"Finally, telemedicine is going to find its place," Albert says. "And that is going to come out of necessity. Before, people were trying to push telemedicine to rural areas. We are going to use telemedicine in all of these new forms. It means telemedicine from the home."

Making Sense of the Mountain of Data

Artificial intelligence will also be important in cutting through the data that is piling up as medicine goes digital. As medicine becomes personalized and human genome sequencing grows, data is only going to build at an accelerating pace.

"So we need something like Watson to help us cut through the data and find clarity. And we need something like Siri so we don’t have to be sitting near with a keyboard," he says. "And we need to be able to go past it so that a 60-year old doctor and a 30-year old doctor can both interface to the system."

"When Siri meets Watson, things will get interesting because we will improve the delivery of care and the efficiency. And we have to do it. The incentives [now in place] mean we have to do it. We have no choice." 

—Brian Buntz

Related Content:

Albert also recommends checking out Daniel Kraft's TEDxMaastricht presentation on the future of medicine, which also touches on the import of Watson in medicine:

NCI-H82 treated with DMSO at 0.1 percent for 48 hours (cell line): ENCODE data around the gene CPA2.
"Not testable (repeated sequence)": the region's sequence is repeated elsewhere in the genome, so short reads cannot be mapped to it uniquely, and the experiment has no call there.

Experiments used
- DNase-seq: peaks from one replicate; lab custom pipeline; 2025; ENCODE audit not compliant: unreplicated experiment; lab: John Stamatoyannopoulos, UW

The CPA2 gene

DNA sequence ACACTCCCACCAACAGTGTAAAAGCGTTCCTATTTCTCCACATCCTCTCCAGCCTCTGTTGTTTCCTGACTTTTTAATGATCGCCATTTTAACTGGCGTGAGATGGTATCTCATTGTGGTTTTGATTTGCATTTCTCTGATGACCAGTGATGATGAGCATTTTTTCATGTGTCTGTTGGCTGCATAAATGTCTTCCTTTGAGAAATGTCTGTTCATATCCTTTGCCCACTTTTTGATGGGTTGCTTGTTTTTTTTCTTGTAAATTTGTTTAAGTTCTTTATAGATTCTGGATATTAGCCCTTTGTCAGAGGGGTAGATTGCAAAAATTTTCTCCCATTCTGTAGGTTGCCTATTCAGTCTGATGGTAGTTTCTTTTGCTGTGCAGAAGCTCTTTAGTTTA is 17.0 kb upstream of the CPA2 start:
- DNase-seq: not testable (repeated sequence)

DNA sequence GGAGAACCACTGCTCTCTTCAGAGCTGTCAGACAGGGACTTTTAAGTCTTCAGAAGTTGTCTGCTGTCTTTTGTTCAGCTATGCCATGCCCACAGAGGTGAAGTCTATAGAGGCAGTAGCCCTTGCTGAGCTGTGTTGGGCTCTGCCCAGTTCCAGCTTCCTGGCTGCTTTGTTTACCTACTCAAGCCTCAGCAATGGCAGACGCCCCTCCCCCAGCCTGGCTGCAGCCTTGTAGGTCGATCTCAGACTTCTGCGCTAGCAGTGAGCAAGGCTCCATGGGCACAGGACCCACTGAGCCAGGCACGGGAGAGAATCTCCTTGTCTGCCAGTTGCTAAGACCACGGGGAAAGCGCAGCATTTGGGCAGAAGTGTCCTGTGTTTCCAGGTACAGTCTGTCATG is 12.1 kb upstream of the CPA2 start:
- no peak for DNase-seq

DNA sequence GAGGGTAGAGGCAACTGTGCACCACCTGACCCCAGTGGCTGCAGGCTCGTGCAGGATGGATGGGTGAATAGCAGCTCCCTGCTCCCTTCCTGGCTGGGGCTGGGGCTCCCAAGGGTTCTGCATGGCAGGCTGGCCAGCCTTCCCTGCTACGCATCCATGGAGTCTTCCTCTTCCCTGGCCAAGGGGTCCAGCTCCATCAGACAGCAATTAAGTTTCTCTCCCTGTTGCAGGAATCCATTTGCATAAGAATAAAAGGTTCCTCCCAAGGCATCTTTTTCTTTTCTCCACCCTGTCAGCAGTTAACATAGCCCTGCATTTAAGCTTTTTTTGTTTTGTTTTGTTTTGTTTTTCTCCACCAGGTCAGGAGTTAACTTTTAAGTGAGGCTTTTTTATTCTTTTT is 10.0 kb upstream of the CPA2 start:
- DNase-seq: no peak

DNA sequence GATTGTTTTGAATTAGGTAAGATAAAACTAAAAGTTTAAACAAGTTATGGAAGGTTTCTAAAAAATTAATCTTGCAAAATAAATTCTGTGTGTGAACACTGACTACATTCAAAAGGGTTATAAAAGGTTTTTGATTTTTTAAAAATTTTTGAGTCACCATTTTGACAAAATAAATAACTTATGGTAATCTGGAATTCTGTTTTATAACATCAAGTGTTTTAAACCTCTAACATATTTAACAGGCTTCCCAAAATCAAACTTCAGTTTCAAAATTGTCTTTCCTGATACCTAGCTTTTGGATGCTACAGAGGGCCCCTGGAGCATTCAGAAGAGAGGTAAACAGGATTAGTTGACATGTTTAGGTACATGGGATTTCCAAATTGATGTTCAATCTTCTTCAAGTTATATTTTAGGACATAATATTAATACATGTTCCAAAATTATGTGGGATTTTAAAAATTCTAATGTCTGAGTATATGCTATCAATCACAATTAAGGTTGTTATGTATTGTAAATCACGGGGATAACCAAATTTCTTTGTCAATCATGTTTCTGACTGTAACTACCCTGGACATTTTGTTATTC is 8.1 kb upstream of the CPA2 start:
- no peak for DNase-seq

Patient-Focused Innovation

Innovation: Cultivation. The institute’s mentorship team selects between one and three applicants and gives them the resources they need to develop their product. Innovators have access to the institute’s lab, offices, engineering space, and other R&D resources. They are also given financial aid to cover equipment, supply, and staff expenses.
 
Clinical Research: Validation. The Taft Center for Clinical Research was established after the hospital received a $4 million donation. It helps accelerated the process of clinical research programs by supporting trials and allowing patient participation in trials involving innovative treatments.
 
Education. The institute conducts external educational activities via workshops, seminars, and medical fellowships.
 
 

Competitive Business Practices: Employee Poaching in the Medical Device Industry

It’s a competitive world out there. Medical device companies seek out talented engineers who have demonstrated skills

Jeffrey Boxer

in developing successful products and sales people who have strong relationships with hospitals and clinicians to launch those products into practice. So what happens when a talented employee leaves your company to work for a competitor? Sometimes nothing happens. In other cases, the issue can be serious and the company takes the former employee to court. In a Q&A with Jeffrey Boxer, commercial litigation partner at Carter Ledyard & Milburn (New York City), MD+DI’s Maria Fontanazza finds out what you need to know about employee poaching—whether you’re an executive searching for talent or an employee looking to get out of your company.

MD+DI: How common is the prevalence of poaching employees from competitors in the medical device industry?